At present, the ability to apply or develop neurocircuitry-based treatments founded on cognitive neuroscience is still extremely limited for two fundamental reasons: 1) conventional neuroimaging studies provide information on correlations between brain and behavior, but not how activity in one brain region directly drives activation or inhibition in another. To understand the causal relationships between different brain regions or networks, it is necessary to exert direct experimental control over specific brain regions and simultaneously image the consequences on other brain regions or networks. We refer to this as a """"""""causal circuit map."""""""" Consequently, 2) it is unknown which specific neural pathways within these causal circuit maps are abnormal and which are intact in patients, and how particular clinical factors such as trauma exposure impact these brain pathways. It would be of fundamental theoretical and practical importance for implementing a future circuit-targeting neuromodulatory intervention to know, for example, whether stimulation should be directed to intact pathways or to abnormal ones (with a goal of normalizing dysfunction). Without causal circuit mapping, target identification and validation for future neuromodulatory treatments, such as repetitive transcranial magnetic stimulation (rTMS), will remain as trial-and-error guesswork. An additional limitation of prior studies on mood/anxiety-related disorders is that the DSM does not capture the full spectrum of clinically-significant negative affect symptomatology, including the role of trauma in clinical syndromes beyond post-traumatic stress. Our primary focus in this proposal is therefore to delineate for the first time the causal circuit maps relevant for impairments in emotion regulation (ER) and executive function (EF) in a broad range of chronically ill patients with high negative affect symptoms, consistent with the aims of the Research Domain Criteria Project (RDoC). Prior work on high negative affect disorders with correlational imaging has found abnormalities across multiple nodes in several well-defined large-scale neuronal networks. However, unlike these prior correlational studies, we propose to employ a causal circuit mapping neuroimaging approach to achieve an unprecedented level of specificity with regard to which causal brain pathways are intact and which are abnormal. Here we provide this casual map by direct brain activation using non-invasive single pulse excitatory TMS (spTMS), combined with visualization of network effects using concurrent functional magnetic resonance imaging (fMRI). The targets for spTMS/fMRI are cortical regions within well-defined large-scale networks relevant to ER/EF (eight bilateral prefrontal sites as well as one control site), thus systematically linking causal maps to circuit-level models of the illnesses A successful outcome from this study would be directly useful in guiding how and where to target existing long-term neuromodulatory interventions, and lay the groundwork for the development of novel methods.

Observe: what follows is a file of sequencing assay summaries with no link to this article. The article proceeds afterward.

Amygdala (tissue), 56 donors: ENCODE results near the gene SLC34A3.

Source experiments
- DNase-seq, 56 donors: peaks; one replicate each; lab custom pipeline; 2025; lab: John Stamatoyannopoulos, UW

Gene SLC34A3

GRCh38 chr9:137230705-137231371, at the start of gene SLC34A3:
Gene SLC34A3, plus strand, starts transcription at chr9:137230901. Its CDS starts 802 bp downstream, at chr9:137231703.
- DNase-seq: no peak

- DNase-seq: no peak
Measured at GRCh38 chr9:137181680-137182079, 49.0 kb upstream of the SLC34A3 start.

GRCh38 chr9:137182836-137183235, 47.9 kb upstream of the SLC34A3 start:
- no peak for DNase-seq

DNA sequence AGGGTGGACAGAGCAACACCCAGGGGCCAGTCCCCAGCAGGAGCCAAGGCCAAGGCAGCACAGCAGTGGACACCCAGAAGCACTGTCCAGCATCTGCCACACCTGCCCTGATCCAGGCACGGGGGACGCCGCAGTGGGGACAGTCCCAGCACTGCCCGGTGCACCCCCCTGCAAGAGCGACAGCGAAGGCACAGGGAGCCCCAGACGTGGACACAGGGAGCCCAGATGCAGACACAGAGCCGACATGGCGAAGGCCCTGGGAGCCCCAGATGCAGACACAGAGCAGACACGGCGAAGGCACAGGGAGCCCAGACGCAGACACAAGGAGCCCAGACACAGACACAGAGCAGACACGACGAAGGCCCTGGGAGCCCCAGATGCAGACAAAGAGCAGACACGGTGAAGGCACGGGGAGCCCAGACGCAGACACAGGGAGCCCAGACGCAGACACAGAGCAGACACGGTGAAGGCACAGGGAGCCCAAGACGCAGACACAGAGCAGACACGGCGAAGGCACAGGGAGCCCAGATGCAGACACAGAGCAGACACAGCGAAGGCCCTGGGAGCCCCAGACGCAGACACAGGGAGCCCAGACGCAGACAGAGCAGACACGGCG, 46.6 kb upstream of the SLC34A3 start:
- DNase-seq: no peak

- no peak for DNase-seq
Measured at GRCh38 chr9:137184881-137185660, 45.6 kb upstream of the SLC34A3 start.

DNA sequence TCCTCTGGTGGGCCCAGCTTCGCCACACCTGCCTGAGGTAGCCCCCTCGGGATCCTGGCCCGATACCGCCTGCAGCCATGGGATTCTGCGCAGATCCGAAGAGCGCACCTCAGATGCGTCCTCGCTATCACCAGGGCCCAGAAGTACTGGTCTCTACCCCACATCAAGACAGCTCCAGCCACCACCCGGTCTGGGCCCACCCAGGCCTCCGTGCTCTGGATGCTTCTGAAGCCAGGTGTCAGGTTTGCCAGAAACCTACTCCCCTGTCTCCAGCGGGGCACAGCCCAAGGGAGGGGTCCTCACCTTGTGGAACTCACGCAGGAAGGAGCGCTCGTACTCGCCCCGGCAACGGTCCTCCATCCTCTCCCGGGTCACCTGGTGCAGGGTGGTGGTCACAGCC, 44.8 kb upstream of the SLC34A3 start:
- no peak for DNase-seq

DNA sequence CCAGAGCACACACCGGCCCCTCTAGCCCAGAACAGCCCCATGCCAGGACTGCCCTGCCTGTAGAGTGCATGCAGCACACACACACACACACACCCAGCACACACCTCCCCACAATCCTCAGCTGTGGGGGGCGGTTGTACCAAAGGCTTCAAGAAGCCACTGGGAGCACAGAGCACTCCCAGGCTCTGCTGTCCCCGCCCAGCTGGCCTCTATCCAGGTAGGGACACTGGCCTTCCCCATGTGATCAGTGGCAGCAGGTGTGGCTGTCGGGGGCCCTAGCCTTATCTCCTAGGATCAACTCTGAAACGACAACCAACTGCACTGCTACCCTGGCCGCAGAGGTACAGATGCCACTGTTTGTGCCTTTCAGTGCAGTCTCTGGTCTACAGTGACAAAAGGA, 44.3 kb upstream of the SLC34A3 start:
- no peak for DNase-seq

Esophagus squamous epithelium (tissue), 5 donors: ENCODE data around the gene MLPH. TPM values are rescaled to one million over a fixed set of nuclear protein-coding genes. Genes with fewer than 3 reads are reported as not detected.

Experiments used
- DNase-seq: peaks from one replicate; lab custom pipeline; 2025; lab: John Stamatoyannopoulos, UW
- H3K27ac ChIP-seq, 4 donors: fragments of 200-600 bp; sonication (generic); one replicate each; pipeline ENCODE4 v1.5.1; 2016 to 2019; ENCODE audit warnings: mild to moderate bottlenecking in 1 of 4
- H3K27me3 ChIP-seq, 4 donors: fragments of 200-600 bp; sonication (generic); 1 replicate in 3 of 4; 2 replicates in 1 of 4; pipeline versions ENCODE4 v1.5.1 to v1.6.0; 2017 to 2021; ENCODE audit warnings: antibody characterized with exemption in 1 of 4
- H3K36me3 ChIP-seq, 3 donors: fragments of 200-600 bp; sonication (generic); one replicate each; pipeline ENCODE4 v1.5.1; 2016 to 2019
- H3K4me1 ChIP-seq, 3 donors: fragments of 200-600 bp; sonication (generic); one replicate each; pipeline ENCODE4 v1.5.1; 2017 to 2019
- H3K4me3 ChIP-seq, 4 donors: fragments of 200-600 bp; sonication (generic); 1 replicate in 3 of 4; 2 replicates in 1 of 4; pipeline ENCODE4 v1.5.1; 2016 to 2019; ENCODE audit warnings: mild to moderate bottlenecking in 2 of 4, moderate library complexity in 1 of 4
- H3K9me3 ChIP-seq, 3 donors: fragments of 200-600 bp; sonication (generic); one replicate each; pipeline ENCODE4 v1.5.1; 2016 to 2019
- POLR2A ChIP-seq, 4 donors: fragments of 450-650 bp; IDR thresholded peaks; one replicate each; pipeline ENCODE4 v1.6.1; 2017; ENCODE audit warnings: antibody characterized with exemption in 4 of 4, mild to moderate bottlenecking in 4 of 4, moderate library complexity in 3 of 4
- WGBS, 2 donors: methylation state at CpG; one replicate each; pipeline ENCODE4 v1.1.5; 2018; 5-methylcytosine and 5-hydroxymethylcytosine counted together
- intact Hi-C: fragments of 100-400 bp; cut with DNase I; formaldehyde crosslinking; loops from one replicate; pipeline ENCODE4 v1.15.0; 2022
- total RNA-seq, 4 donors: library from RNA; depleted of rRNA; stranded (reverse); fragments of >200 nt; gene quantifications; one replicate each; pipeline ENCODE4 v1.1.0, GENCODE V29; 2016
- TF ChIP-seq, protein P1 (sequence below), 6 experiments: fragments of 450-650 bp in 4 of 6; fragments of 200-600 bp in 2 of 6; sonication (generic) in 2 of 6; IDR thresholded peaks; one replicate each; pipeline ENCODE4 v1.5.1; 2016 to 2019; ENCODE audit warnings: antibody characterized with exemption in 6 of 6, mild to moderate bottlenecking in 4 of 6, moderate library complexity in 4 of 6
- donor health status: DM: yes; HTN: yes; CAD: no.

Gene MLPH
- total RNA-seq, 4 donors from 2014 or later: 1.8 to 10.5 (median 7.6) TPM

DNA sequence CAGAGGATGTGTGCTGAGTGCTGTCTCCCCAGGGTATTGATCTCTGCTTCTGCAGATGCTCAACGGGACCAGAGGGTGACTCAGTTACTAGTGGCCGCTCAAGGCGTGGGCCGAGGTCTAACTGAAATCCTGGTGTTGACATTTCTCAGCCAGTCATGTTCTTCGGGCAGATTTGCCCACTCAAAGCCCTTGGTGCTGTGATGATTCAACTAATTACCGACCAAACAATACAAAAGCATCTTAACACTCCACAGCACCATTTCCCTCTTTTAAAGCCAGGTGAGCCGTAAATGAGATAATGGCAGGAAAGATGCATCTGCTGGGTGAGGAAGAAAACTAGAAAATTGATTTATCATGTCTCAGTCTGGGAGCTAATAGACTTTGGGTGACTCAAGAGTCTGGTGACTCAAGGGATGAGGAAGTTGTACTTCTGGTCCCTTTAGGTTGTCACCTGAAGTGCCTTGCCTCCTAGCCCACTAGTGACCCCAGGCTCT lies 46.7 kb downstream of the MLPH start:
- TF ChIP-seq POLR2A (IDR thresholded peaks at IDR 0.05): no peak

Public Health Relevance

Neurocircuitry underlying emotion regulation and executive functioning has been found to be perturbed across a range of anxiety, depression and trauma-related disorders, and yet current treatments do not directly target, nor are informed by, these cognitive neuroscience insights. The proposed study will tie an innovative approach for direct circuit manipulation and mapping to an understanding of the neural mechanisms a broad range of high negative affect symptomatology, consistent with the aims of the Research Domain Criteria Project (RDoC). Thus, the overall goal of this research program is to provide the necessary evidence base, across high negative affect states and with respect to the specific impact of trauma, for the application and development of future neuromodulatory interventions.

National Institute of Health (NIH)
National Institute of Mental Health (NIMH)
Research Project (R01)
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Adult Psychopathology and Disorders of Aging Study Section (APDA)
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Borja, Susan
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Stanford University
Schools of Medicine
United States
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